A prosecutor in Larissa, central Greece, ordered an investigation on Tuesday into the possibility that law enforcement and metal health services could have prevented the murder of a 28-year-old woman and her 30-year-old brother in the Thessaly village of Makrinitsa earlier this month.
The prosecutor is seeking a probe into the chronology of events that led up to the stabbing murder of the siblings, believed to have been carried out by the 28-year-old’s estranged husband, who allegedly started exhibiting signs of increased mental instability and violence in the wake of their breakup last fall.
According to state broadcaster ERT, the young woman, who had a young child with the 32-year-old suspect, was forced to leave her home in the town of Volos and move in with her parents in Makrinitsa around Christmas. On January 15, she reported the 32-year-old to the police and demanded that he be remanded to a mental health facility after he threatened to kill her.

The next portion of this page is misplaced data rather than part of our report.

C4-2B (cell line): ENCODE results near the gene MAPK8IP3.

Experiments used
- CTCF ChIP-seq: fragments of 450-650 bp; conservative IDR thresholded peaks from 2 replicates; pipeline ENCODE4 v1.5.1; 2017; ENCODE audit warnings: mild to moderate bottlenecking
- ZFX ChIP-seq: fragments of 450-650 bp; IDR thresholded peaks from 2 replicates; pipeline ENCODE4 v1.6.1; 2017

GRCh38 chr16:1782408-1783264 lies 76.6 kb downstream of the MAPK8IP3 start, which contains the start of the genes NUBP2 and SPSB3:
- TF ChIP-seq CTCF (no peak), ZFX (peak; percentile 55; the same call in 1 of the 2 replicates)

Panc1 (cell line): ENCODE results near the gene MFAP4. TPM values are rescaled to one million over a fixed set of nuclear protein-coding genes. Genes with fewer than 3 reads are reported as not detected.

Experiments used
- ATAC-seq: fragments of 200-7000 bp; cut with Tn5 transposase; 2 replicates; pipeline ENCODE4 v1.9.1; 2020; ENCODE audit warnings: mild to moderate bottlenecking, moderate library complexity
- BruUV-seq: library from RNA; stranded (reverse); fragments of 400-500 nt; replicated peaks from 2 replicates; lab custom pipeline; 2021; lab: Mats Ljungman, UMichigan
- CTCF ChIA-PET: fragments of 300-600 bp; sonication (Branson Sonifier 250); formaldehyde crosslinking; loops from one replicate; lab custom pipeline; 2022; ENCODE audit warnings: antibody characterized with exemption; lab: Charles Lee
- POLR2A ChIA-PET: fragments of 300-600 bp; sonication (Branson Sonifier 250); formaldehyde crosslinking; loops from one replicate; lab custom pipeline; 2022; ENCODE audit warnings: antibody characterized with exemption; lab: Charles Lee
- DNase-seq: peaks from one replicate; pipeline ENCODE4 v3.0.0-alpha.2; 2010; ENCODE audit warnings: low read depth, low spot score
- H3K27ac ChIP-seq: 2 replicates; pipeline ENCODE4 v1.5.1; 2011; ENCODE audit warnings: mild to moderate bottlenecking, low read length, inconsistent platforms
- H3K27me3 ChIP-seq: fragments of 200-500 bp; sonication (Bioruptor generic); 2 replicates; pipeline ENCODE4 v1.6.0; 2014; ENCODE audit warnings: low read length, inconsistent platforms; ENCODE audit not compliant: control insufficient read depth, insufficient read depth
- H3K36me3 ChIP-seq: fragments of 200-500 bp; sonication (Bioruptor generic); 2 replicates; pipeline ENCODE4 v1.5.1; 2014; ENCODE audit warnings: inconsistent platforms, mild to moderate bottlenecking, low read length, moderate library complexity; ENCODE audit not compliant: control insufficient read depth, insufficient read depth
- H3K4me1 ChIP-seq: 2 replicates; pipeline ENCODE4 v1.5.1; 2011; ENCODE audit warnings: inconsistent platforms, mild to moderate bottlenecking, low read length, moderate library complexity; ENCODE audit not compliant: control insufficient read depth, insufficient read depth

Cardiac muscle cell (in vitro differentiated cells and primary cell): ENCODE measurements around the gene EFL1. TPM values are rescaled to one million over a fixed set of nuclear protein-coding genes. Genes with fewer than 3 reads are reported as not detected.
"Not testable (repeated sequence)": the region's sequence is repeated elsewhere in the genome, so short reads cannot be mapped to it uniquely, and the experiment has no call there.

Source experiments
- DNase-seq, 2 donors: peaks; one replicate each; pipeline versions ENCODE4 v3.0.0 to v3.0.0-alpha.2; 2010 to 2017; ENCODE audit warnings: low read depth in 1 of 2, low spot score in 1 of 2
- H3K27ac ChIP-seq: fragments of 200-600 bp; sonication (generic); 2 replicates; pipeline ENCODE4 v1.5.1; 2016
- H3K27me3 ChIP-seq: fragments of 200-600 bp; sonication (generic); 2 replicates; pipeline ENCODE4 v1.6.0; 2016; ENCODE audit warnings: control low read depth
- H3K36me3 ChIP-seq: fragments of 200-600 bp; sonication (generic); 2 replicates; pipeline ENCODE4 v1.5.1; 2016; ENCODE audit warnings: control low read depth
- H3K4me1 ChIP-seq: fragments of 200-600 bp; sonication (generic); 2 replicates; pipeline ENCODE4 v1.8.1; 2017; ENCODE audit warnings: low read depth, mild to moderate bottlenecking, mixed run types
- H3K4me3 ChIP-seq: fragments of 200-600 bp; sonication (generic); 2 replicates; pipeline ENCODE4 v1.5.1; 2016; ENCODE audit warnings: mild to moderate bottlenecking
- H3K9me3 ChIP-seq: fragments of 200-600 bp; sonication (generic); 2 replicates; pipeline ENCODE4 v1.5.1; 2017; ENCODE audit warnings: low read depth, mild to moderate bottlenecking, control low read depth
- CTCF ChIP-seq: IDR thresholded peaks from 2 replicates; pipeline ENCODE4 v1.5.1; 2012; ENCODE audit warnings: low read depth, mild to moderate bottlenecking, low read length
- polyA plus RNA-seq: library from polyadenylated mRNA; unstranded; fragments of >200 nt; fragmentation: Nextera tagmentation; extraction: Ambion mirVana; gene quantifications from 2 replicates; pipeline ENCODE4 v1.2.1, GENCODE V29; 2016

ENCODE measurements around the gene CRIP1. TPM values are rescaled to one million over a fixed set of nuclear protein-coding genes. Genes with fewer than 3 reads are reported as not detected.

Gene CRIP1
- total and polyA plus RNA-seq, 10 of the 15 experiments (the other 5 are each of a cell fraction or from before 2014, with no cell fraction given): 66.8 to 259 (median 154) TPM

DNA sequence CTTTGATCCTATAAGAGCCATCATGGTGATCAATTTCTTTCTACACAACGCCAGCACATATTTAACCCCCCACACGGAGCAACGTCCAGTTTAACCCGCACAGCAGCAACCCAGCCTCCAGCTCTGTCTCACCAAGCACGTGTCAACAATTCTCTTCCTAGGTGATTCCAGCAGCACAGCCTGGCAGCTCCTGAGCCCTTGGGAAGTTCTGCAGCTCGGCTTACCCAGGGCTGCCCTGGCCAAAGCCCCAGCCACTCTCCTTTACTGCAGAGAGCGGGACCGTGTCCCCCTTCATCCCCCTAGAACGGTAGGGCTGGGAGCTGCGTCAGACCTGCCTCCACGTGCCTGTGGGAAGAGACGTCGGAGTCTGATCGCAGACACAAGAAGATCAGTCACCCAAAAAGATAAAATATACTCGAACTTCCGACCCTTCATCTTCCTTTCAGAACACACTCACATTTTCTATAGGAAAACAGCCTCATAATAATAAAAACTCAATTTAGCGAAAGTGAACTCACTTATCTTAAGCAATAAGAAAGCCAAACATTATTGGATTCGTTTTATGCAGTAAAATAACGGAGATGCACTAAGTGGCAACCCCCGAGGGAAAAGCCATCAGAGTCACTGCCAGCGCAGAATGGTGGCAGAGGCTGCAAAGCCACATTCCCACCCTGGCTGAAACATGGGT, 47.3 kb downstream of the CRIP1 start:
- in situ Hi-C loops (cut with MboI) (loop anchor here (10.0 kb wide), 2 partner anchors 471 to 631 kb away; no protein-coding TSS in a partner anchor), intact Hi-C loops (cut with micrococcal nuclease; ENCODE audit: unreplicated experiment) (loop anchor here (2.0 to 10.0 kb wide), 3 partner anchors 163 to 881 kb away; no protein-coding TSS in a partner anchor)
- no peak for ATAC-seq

The suspect was reportedly examined by a state psychiatrist on March 11 and refused medical treatment, prompting a decision that he should be committed to care. A few weeks later – pending implementation of the decision – he turned up in Makrinitsa, where he barged into the family home and attacked the victims’ parents when they tried to push him out. ERT reported that he was arrested for that incident but released just a few hours later even though the 28-year-old woman had filed a restraining order.
On April 5 the suspect allegedly went back to the family’s house, where he stabbed the 28-year-old and her brother to death with a 25-centimeter knife, while the father hid in a closet with his 2.5-year-old grandchild. The siblings’ mother and grandmother reportedly witnessed the stabbings.